If you’ve been following the regular updating my major PDF all about the virus, there have been two new updates since Sunday’s diary entry, and a lot of extra content added. You can get the current version here.
Wednesday evening saw the US pass through the six million case mark. Total cases, everywhere, will pass through 25 million on Saturday.
There’s been quite a lot of good news about testing in the US over the last few days, with a number of new testing processes being approved and now coming available. One in particular, from Abbott Laboratories, promises results within 15 minutes, and a cost of $5 per test. They plan to distribute tens of millions of these tests in September, and 50 million more in October. Details here.
That is a transformative concept. An affordable price, and an abundant quantity. To put the scale of 50 million into context, in total, over the last six months, there have been only 79.5 million tests done in the US.
So what’s not to like about that? Two things.
The first is that Abbott – at least initially – plans to limit distribution to doctors’ offices and other healthcare facilities. This might be because it requires an uncomfortable “back of the nose” swabbing to collect a test sample. The appeal of a nearly instant test is massively reduced if it can only be done at a doctor’s office, and possibly after waiting some days to make an appointment, and with who knows how much of a test administration fee and markup added to the $5 test cost.
The second point is the stunning shift in CDC position. It has been universally acknowledged by public health experts the world over that a key element of controlling and reducing virus cases is by having readily available testing to anyone and everyone who thinks they might have the virus. It is further agreed, even by the CDC, that about half of all cases have no symptoms at all – but the people are still infectious, even without symptoms. The asymptomatic cases can only be discovered by testing. One third point – people are at their most infectious before the development of symptoms.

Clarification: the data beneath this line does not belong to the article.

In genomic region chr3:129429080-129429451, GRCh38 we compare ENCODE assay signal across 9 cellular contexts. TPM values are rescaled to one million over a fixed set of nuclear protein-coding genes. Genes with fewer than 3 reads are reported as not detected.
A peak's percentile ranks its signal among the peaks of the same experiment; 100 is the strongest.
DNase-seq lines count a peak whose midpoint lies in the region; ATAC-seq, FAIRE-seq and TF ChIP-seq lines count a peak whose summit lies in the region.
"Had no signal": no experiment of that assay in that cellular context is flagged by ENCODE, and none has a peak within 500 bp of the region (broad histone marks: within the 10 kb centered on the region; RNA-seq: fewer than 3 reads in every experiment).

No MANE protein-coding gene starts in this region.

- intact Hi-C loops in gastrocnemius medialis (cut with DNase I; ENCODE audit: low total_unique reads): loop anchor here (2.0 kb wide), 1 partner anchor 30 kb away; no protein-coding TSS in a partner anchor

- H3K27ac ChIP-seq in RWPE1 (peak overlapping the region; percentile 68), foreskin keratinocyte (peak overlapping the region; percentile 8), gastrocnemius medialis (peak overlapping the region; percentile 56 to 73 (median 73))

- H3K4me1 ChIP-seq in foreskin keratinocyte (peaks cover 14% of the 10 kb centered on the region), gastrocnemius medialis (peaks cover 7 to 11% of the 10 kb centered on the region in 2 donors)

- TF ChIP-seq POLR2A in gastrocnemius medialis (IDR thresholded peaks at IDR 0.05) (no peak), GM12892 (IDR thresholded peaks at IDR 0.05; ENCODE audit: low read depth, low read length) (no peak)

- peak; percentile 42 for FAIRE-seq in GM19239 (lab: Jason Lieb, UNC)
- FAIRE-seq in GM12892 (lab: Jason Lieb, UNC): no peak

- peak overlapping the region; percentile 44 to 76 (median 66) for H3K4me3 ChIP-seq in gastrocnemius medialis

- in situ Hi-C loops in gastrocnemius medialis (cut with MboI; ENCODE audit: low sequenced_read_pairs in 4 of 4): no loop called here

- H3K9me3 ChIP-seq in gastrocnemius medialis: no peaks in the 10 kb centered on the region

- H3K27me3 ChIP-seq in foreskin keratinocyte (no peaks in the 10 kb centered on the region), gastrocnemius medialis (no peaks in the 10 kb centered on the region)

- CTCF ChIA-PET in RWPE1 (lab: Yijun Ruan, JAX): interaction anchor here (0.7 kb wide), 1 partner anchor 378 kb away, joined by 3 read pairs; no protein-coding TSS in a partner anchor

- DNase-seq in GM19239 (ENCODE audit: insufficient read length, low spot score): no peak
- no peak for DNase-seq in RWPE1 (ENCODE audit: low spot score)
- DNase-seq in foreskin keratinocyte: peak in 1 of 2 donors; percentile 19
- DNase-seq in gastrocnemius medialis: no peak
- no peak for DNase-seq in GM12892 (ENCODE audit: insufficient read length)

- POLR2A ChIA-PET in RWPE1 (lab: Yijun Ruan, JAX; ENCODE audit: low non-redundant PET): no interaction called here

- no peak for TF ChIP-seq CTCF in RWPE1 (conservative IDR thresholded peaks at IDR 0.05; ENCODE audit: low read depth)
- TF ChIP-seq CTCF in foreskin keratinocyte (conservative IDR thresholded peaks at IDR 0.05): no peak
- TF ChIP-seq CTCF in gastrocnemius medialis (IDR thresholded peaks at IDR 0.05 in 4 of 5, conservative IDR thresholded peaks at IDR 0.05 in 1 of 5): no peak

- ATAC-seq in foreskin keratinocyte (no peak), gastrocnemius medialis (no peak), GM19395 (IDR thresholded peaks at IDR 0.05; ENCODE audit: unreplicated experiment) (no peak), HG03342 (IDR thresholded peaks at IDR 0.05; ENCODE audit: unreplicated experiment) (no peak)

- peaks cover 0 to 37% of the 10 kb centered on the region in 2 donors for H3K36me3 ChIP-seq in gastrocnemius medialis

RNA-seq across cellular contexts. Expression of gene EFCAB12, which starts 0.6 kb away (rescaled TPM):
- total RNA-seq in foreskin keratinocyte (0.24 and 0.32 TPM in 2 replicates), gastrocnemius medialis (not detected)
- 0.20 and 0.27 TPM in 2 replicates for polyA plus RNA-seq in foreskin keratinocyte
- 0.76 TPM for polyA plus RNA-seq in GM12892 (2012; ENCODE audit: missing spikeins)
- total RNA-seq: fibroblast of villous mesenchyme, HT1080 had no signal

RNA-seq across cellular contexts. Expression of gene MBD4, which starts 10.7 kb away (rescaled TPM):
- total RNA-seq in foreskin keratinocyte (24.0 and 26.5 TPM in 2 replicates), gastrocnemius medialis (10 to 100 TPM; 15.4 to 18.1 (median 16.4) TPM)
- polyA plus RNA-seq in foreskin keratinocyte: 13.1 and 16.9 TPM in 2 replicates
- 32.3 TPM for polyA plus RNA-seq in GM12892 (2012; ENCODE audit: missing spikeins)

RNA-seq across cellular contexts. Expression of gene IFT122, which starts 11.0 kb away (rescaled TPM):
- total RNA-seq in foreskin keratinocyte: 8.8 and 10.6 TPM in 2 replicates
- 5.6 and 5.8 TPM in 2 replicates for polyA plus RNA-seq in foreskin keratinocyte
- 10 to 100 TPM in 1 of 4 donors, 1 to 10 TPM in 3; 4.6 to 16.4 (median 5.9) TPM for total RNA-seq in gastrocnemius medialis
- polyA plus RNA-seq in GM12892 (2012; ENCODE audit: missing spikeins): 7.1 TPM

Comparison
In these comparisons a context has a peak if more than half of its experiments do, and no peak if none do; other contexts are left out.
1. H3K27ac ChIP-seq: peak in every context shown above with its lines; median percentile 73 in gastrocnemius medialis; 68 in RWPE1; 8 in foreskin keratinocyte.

The CDC is now saying that only people with symptoms of the Covid-19 virus should be tested, a complete reversal in its previous position and a new position that is impossible to understand or support.
You probably remember the chain of broken promises – “Everyone who wants a test can get one, today”. Now the new promise seems like it might be “Only those people who already have been shown to have the virus can request testing”.
Why, when we’re poised to finally get adequate testing capabilities and make good on a five month old promise for the first time, is the CDC making this extraordinary reversal in policy?
Update – late Thursday, the CDC is now saying it didn’t mean what it said, and offered a slightly revised mantra of “Everyone who needs a test can have a test”. I’ve no idea what “needs” actually means, in practice, and I doubt they do, either.
Vatican City continues to fall down the list, while Aruba continues its rapid rise up the minor country stakes.
Not obvious in the death rates is that Brazil and the US are now at the same level (558 per million).
Brazil’s severe problems are also seeing it close the gap with the US in the case rates table, too. Also in the major case rates table, we’ve seen Sweden drop out of the list entirely (it is now at 12th place – Argentina has also passed it and is now at number 11) while Spain is starting to climb again.
Top Case Rates Minor Countries
|Rank||One Week Ago||Today|
|2||French Guiana||French Guiana|
|4||San Marino||San Marino|
Top Case Rates Major Countries
|Rank||One Week Ago||Today|
|10||Dominican Republic||Dominican Republic|
Top Death Rate Major Countries
|Rank||One Week Ago||Today|
I Am Not a Doctor, But….
As mentioned above, it has been a good week for testing, with new tests being released. One of the breakthroughs is a very clever new way that allows for possibly 48 people to be tested and cleared (or otherwise) at once.
But there has been bad news in other areas. The first “for sure, for real” case of a person getting the virus a second time, barely three months after their first infection, has now been confirmed (in Hong Kong).
Amazingly, the very next day, after the news of the Hong Konk reinfection, and a response that in large part said “don’t worry, it is just one person”, two more people were equally definitely confirmed as having second infections too – one in Belgium and one in the Netherlands.
This is distressing, not only because there is probably no-one who would enjoy repeated bouts of Covid-19, but also for what it implies about the potential value of any vaccine when it is finally developed. The dismaying concept of a three-month-only period of immunity seems to be mildly confirmed in these three re-infection cases.